The standard check-out time is 10.00hrs hence rooms may not normally be ready for occupancy until 12.00hrs. Should an early arrival be anticipated, please reserve rooms from the preceding night. Day rooms up to 18.00hrs are usually available.


Most hotels expect visitors to pay in convertible foreign currency, such as US dollars. However, in some establishments, visitors may have the option to pay in Kenya shillings in Kenya & Tanzania Shilling in Tanzania or credit card if this method is preferred.


Safari clothing should be casual and comfortable. Cotton slacks and shirts, with skirts and culottes for ladies and a light sweater or jacket, during the day. Evening wear in game lodges and safari camps can be very casual. In the more sophisticated clubs and hotels gentlemen will be required to wear a jacket and possibly a tie, while ladies should dress rather more formally. At high altitudes, where early mornings and evenings can be very chilly, warm sweaters, socks and comfortable shoes are recommended. Pack suntan lotion, swimwear (to be reserved for the beach and pool only), a small first aid kit, a flashlight and an alarm clock. Local customs and modesty should be respected.


Most hotels, game lodges and safari camps offer a 24-hour inexpensive laundry service.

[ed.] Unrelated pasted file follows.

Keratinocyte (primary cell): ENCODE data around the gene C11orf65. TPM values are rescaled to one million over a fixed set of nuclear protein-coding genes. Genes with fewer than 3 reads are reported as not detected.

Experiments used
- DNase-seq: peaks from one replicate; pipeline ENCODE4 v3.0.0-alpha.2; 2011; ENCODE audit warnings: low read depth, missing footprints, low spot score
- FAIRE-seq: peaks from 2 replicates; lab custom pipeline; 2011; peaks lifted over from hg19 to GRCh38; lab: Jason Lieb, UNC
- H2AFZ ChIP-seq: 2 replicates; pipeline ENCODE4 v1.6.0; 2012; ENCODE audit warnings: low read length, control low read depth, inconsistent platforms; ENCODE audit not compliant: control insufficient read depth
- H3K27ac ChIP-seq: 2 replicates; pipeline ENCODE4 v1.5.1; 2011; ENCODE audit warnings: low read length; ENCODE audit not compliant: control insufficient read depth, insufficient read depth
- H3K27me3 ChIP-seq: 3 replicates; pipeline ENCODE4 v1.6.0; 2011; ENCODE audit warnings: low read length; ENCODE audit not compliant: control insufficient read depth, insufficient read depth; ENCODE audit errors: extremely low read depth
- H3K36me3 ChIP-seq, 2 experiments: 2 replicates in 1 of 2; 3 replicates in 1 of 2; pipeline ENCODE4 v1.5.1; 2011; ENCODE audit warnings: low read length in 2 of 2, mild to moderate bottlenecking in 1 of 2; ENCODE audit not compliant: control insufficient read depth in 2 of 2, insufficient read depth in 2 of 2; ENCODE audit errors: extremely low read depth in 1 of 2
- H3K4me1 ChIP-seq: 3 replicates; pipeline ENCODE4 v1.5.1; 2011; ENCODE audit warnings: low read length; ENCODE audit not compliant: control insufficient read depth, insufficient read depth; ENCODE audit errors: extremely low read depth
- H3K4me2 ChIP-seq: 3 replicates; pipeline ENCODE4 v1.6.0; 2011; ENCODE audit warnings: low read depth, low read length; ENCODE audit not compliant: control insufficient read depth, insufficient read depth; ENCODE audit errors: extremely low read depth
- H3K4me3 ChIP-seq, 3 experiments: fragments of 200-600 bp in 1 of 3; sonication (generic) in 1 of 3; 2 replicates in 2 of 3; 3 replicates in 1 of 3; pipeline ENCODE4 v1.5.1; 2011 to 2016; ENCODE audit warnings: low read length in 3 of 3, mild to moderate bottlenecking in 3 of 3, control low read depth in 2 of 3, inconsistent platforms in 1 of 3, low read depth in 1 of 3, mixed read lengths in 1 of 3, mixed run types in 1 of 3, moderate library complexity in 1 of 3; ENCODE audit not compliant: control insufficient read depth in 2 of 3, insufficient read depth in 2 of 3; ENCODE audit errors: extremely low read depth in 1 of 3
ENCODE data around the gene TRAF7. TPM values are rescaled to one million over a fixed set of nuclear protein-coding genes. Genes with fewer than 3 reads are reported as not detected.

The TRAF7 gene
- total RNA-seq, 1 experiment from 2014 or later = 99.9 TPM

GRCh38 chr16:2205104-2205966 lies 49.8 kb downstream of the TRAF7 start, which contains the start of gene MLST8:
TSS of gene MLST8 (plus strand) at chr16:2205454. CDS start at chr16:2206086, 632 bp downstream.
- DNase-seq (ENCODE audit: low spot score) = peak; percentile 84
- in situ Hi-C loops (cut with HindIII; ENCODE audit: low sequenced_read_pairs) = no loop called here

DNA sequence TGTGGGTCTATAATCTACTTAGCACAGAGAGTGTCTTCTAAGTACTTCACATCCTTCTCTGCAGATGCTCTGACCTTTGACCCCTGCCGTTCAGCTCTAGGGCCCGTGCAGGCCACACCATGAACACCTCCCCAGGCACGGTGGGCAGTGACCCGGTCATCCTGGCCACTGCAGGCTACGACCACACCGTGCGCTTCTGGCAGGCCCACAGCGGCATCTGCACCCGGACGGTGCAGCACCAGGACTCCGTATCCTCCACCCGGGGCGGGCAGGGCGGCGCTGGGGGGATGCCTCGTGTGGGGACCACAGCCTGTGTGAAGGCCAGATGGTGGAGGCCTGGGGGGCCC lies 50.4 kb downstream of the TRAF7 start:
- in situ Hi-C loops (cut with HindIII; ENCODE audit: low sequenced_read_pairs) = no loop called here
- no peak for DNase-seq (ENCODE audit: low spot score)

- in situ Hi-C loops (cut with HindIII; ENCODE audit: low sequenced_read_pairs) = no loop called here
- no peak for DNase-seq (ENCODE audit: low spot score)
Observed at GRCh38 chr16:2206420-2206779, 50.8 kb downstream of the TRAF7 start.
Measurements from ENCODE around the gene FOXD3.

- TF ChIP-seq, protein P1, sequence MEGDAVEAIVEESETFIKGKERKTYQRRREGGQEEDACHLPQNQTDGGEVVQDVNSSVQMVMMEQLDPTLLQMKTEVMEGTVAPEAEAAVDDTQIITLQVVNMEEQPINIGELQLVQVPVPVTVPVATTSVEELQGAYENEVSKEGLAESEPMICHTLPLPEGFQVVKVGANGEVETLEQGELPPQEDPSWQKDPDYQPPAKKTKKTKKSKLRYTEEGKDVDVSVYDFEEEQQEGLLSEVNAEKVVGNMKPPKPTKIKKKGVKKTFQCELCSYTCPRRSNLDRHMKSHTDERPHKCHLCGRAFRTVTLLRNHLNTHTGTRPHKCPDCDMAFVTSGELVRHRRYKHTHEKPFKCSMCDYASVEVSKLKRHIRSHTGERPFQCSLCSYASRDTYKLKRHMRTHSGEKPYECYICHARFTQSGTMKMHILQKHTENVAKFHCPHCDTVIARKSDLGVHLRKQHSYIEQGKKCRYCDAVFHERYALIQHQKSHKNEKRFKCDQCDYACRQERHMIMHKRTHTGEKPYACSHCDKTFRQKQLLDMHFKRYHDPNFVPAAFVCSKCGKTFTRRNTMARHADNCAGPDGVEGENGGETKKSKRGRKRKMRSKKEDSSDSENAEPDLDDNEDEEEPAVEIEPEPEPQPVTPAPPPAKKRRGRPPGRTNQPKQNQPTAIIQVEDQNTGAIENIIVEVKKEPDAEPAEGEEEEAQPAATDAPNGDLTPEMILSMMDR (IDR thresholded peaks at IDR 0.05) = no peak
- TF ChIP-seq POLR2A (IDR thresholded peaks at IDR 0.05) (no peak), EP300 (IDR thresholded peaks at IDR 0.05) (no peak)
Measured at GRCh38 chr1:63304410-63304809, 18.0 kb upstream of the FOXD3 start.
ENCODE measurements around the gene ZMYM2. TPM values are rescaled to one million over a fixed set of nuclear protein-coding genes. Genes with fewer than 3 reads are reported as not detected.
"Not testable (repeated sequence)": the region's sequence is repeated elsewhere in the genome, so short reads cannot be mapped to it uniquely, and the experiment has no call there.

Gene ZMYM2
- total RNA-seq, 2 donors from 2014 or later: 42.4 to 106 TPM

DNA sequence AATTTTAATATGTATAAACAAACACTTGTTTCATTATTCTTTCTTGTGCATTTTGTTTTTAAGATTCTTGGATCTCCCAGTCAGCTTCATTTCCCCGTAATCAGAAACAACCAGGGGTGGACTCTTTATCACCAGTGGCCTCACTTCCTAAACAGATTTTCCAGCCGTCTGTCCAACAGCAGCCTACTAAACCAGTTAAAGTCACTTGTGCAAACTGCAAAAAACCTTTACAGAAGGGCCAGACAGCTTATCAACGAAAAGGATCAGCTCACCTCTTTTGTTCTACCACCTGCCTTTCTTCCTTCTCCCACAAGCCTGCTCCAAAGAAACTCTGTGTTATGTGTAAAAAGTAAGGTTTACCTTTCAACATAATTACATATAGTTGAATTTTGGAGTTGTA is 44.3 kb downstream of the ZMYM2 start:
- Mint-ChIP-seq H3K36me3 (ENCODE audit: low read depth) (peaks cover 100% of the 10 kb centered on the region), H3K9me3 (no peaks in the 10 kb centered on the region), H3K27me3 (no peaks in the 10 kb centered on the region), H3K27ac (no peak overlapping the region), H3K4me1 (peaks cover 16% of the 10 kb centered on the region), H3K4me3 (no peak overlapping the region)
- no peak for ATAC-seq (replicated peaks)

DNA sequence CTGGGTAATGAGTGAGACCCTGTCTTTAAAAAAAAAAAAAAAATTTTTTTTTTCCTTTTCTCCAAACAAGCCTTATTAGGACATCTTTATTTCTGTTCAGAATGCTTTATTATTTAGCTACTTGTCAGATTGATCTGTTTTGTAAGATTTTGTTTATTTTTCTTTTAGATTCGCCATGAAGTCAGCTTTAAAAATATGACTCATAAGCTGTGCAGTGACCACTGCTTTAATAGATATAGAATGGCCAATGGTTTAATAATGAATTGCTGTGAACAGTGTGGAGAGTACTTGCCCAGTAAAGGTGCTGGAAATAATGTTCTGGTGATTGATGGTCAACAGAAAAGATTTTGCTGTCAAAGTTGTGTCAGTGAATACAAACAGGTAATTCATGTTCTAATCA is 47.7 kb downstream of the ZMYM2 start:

Our clients automatically become members of a Flying Doctors Rescue Service for emergency evacuation. However, you should carry your own complete holiday/medical insurance. Malaria protection is imperative. Currently, cholera vaccinations are not required to travel to Kenya, but consult your local health authority. It is recommended that you have a tetanus and gamma globulin inoculation. As with travel in any part of the world, it is advisable to know your blood type in case of emergency.


Voltage throughout is 220-240 A.C. Our safari vehicles have a cigarette lighter socket operating on a 12 volt system. Some lodges and tented camps have independent power generators which may vary. The plug in use throughout Kenya is of the three square pin, 13 amp type.


Most hotels and lodges keep filtered water in jars or flasks which is a direct warning that tap water is not safe, even for brushing teeth.


Visitors should respect the attitude of the local people towards photography and only use cameras if they have permission from “the models” to do so. Never try to “steal” a photo against the will of the person concerned. Let your guide help you negotiate terms before you start shooting! It is a good rule never to take photographs of border posts, persons in uniform, and, of course. military installations.


Although the animals we see may seem completely unconcerned by our presence, they are wild and they are dangerous.

• Do not walk outside the limits of the camp.

• Do not get out of the safari vehicle in the park without first consulting your guide.

• Do not climb out onto the roof etc. of your safari, vehicle to photograph or view animals.

All the above are against park regulations. It is also against regulations to sit on top of the vehicle, play loud music in the bush, or to attempt to provoke some “action” from an uncooperative animal by hooting, whistling, or banging the side of the vehicle etc. Littering is of course prohibited.